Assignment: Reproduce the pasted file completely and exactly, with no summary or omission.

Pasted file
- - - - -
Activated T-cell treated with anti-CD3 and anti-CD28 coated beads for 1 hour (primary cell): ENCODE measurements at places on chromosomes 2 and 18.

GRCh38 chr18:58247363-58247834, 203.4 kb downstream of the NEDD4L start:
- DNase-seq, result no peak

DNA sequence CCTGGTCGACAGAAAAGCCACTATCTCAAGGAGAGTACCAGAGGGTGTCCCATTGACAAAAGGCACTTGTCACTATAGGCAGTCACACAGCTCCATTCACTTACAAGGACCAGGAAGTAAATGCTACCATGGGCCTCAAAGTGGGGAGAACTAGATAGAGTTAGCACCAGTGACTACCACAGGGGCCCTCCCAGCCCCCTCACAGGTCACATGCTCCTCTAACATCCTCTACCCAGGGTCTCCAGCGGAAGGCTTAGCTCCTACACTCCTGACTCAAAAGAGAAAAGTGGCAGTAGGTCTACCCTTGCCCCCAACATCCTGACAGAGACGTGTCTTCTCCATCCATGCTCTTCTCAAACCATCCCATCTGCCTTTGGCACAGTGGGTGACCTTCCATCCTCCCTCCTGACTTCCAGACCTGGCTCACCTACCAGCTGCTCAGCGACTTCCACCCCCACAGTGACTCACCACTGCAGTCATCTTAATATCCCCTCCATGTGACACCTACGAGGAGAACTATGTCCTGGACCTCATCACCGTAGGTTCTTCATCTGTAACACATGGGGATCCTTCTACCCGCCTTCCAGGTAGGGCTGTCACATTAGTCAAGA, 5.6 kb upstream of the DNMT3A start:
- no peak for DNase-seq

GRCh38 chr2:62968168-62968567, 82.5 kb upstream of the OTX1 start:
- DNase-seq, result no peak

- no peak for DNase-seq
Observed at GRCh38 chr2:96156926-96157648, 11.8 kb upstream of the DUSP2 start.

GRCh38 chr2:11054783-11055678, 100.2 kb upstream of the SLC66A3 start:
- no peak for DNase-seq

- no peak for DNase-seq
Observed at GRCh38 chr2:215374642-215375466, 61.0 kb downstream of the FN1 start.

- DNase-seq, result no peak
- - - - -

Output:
Activated T-cell treated with anti-CD3 and anti-CD28 coated beads for 1 hour (primary cell): ENCODE measurements at places on chromosomes 2 and 18.

GRCh38 chr18:58247363-58247834, 203.4 kb downstream of the NEDD4L start:
- DNase-seq, result no peak

DNA sequence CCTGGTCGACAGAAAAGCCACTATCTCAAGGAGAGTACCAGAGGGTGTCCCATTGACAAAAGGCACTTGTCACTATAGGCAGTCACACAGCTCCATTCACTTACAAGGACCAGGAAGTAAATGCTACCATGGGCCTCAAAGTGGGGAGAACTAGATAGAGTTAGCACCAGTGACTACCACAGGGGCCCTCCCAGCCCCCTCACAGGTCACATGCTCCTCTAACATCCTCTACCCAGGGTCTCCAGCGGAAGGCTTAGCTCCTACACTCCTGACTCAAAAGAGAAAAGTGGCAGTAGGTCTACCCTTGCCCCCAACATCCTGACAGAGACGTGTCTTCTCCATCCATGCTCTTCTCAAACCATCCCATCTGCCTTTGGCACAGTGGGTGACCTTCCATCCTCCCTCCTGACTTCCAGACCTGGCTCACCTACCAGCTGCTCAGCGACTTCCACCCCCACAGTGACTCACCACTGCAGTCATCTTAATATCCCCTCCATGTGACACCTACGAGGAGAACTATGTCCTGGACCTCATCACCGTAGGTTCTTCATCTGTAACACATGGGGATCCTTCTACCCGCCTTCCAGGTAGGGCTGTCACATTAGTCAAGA, 5.6 kb upstream of the DNMT3A start:
- no peak for DNase-seq

GRCh38 chr2:62968168-62968567, 82.5 kb upstream of the OTX1 start:
- DNase-seq, result no peak

- no peak for DNase-seq
Observed at GRCh38 chr2:96156926-96157648, 11.8 kb upstream of the DUSP2 start.

GRCh38 chr2:11054783-11055678, 100.2 kb upstream of the SLC66A3 start:
- no peak for DNase-seq

- no peak for DNase-seq
Observed at GRCh38 chr2:215374642-215375466, 61.0 kb downstream of the FN1 start.

- DNase-seq, result no peak